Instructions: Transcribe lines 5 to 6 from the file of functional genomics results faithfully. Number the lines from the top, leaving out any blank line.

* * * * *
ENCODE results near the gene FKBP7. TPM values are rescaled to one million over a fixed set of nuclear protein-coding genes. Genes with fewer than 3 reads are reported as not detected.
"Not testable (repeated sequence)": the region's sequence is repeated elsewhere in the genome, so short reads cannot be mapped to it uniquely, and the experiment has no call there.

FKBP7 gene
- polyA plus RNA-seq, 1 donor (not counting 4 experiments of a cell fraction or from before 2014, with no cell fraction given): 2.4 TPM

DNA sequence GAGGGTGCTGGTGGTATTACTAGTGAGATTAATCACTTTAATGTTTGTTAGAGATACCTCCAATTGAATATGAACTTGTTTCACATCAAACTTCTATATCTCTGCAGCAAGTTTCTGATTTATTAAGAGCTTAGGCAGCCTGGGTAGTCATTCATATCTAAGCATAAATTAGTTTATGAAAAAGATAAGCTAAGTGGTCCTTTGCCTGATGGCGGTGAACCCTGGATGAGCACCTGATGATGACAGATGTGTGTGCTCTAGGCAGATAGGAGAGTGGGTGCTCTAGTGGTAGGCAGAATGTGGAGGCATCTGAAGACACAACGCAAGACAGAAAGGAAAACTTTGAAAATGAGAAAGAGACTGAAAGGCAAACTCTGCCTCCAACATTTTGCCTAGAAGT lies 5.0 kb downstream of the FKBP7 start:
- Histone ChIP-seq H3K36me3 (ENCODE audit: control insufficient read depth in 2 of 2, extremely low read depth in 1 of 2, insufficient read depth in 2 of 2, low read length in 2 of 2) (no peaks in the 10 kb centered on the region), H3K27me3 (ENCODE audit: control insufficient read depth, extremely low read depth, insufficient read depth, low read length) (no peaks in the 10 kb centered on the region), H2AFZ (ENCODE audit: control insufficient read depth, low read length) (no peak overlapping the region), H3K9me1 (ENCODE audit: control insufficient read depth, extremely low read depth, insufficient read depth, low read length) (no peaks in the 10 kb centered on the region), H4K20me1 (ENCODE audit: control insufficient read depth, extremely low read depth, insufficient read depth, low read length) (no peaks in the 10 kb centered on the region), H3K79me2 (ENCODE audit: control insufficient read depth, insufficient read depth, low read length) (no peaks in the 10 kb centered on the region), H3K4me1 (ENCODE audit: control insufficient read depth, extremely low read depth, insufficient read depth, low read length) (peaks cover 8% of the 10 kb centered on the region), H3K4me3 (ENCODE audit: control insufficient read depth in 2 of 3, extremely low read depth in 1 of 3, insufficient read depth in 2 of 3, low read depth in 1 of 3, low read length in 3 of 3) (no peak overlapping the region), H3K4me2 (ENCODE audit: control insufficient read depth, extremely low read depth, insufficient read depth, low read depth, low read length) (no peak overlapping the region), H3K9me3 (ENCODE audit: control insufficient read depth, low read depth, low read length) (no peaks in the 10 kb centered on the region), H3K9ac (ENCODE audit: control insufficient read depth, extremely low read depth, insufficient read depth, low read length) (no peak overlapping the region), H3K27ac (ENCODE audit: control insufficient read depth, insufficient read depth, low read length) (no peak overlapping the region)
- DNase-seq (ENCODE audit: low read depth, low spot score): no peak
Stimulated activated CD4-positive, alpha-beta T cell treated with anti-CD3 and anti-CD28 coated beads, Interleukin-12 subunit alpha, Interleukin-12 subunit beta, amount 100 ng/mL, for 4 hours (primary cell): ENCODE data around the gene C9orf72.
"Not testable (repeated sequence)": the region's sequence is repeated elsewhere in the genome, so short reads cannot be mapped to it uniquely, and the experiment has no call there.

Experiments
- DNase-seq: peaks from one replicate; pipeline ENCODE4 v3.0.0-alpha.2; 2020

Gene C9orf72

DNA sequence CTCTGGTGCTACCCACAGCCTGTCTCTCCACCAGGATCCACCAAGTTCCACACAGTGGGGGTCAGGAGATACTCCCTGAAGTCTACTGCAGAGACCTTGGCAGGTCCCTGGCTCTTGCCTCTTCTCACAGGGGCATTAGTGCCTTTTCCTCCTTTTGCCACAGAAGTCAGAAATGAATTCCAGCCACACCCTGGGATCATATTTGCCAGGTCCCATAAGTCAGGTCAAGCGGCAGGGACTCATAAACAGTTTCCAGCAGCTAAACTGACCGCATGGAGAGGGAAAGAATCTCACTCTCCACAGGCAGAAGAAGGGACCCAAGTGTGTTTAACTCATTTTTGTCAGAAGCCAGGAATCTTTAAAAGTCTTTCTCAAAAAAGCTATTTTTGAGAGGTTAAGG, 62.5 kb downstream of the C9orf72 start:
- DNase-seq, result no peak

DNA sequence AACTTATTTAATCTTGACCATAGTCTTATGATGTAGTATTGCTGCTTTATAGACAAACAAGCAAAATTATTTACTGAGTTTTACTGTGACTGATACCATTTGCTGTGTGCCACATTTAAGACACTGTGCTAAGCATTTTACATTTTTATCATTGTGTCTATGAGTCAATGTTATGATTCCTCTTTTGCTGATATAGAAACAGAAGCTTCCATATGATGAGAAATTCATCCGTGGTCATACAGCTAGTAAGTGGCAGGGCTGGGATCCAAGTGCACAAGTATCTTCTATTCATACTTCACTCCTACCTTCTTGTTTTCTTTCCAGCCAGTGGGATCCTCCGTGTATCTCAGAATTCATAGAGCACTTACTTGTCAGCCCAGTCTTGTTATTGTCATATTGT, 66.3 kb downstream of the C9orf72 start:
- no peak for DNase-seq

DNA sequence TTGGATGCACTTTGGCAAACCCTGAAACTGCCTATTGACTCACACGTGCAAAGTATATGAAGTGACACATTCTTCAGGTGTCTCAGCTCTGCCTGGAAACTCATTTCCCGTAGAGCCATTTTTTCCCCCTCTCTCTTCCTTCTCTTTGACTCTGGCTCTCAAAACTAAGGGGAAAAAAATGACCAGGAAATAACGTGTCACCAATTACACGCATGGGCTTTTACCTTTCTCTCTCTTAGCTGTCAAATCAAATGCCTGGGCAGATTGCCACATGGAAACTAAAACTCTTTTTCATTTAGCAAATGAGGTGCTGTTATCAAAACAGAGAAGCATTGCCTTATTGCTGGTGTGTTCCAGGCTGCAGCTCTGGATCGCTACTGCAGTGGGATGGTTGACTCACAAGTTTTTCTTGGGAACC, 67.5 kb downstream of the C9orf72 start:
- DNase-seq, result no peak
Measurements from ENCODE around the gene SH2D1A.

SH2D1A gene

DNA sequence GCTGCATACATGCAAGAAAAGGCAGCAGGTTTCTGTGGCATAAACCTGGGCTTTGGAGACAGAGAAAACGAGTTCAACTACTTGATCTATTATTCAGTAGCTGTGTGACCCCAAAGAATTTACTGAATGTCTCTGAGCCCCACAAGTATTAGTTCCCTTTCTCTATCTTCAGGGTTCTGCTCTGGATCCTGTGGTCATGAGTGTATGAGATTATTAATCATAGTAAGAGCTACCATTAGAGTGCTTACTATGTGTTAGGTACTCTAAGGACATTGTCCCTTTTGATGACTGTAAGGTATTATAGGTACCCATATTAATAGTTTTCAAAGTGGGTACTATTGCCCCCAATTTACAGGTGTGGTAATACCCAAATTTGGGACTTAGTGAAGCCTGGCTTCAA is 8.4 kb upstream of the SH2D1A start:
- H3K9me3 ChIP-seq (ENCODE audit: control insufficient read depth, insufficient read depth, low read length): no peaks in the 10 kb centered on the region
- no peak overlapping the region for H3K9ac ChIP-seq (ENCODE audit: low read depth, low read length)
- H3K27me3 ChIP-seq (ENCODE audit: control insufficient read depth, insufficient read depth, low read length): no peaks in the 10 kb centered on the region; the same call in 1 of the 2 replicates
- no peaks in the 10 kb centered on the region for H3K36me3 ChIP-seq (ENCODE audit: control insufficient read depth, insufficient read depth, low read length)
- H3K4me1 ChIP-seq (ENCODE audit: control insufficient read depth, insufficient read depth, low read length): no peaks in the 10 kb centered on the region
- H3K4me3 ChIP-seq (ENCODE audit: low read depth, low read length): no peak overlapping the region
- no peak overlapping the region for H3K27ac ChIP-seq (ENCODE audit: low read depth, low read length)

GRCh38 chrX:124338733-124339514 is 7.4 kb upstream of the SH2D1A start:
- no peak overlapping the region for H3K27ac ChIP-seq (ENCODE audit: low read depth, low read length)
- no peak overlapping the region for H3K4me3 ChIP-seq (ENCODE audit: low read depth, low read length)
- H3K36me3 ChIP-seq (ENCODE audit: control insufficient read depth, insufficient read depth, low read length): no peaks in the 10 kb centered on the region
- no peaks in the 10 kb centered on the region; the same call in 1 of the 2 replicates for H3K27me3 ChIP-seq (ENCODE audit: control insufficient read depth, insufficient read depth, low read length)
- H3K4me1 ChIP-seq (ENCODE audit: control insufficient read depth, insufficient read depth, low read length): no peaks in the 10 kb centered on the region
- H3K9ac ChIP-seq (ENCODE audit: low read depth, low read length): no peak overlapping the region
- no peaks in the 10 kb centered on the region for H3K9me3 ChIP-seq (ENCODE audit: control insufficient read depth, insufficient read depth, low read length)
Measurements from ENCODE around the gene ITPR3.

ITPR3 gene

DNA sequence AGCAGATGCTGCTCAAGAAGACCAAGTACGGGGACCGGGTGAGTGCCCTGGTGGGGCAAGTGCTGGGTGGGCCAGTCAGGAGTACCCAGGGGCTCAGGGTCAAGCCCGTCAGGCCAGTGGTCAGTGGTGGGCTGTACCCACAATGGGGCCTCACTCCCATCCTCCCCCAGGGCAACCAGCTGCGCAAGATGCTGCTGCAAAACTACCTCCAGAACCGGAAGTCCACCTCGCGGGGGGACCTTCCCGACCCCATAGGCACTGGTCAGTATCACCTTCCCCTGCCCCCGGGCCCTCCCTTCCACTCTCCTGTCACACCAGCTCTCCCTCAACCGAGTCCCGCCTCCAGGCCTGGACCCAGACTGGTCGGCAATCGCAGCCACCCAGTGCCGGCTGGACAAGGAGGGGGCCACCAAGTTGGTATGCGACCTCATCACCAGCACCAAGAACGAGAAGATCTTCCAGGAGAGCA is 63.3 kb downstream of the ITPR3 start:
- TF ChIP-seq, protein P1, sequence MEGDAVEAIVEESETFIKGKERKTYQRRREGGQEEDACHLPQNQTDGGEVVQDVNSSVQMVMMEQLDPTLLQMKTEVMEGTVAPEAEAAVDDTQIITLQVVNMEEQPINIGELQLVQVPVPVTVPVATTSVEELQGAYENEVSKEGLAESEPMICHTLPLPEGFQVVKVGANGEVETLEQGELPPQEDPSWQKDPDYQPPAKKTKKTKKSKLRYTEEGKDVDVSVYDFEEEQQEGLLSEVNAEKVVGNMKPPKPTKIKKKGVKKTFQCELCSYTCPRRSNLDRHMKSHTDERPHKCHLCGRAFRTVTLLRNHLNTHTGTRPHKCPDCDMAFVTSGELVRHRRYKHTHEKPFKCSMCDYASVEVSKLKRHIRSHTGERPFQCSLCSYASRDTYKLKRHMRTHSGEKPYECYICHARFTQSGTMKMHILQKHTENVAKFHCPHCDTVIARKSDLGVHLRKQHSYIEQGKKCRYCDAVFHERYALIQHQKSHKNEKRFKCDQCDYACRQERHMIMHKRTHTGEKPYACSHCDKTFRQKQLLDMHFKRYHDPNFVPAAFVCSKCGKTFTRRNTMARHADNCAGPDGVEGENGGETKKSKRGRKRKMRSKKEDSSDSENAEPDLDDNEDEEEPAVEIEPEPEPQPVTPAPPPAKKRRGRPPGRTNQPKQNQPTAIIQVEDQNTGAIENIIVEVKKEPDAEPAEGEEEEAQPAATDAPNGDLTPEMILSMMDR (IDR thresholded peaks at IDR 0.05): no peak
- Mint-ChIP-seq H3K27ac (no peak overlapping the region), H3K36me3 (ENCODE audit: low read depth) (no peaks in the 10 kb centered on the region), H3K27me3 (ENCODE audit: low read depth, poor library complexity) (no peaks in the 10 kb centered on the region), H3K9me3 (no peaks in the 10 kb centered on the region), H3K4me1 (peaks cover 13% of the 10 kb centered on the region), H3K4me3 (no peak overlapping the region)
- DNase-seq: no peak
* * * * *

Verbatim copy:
DNA sequence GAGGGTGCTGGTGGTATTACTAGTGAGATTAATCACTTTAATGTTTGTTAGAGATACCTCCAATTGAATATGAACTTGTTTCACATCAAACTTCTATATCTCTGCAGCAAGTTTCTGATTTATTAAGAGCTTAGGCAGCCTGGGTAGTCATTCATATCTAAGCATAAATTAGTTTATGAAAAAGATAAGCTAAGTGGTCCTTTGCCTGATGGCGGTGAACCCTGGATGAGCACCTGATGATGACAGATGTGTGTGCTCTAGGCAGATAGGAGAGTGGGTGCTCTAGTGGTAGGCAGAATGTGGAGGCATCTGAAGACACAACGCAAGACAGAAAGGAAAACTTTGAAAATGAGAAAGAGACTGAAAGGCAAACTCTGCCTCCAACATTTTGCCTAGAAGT lies 5.0 kb downstream of the FKBP7 start:
- Histone ChIP-seq H3K36me3 (ENCODE audit: control insufficient read depth in 2 of 2, extremely low read depth in 1 of 2, insufficient read depth in 2 of 2, low read length in 2 of 2) (no peaks in the 10 kb centered on the region), H3K27me3 (ENCODE audit: control insufficient read depth, extremely low read depth, insufficient read depth, low read length) (no peaks in the 10 kb centered on the region), H2AFZ (ENCODE audit: control insufficient read depth, low read length) (no peak overlapping the region), H3K9me1 (ENCODE audit: control insufficient read depth, extremely low read depth, insufficient read depth, low read length) (no peaks in the 10 kb centered on the region), H4K20me1 (ENCODE audit: control insufficient read depth, extremely low read depth, insufficient read depth, low read length) (no peaks in the 10 kb centered on the region), H3K79me2 (ENCODE audit: control insufficient read depth, insufficient read depth, low read length) (no peaks in the 10 kb centered on the region), H3K4me1 (ENCODE audit: control insufficient read depth, extremely low read depth, insufficient read depth, low read length) (peaks cover 8% of the 10 kb centered on the region), H3K4me3 (ENCODE audit: control insufficient read depth in 2 of 3, extremely low read depth in 1 of 3, insufficient read depth in 2 of 3, low read depth in 1 of 3, low read length in 3 of 3) (no peak overlapping the region), H3K4me2 (ENCODE audit: control insufficient read depth, extremely low read depth, insufficient read depth, low read depth, low read length) (no peak overlapping the region), H3K9me3 (ENCODE audit: control insufficient read depth, low read depth, low read length) (no peaks in the 10 kb centered on the region), H3K9ac (ENCODE audit: control insufficient read depth, extremely low read depth, insufficient read depth, low read length) (no peak overlapping the region), H3K27ac (ENCODE audit: control insufficient read depth, insufficient read depth, low read length) (no peak overlapping the region)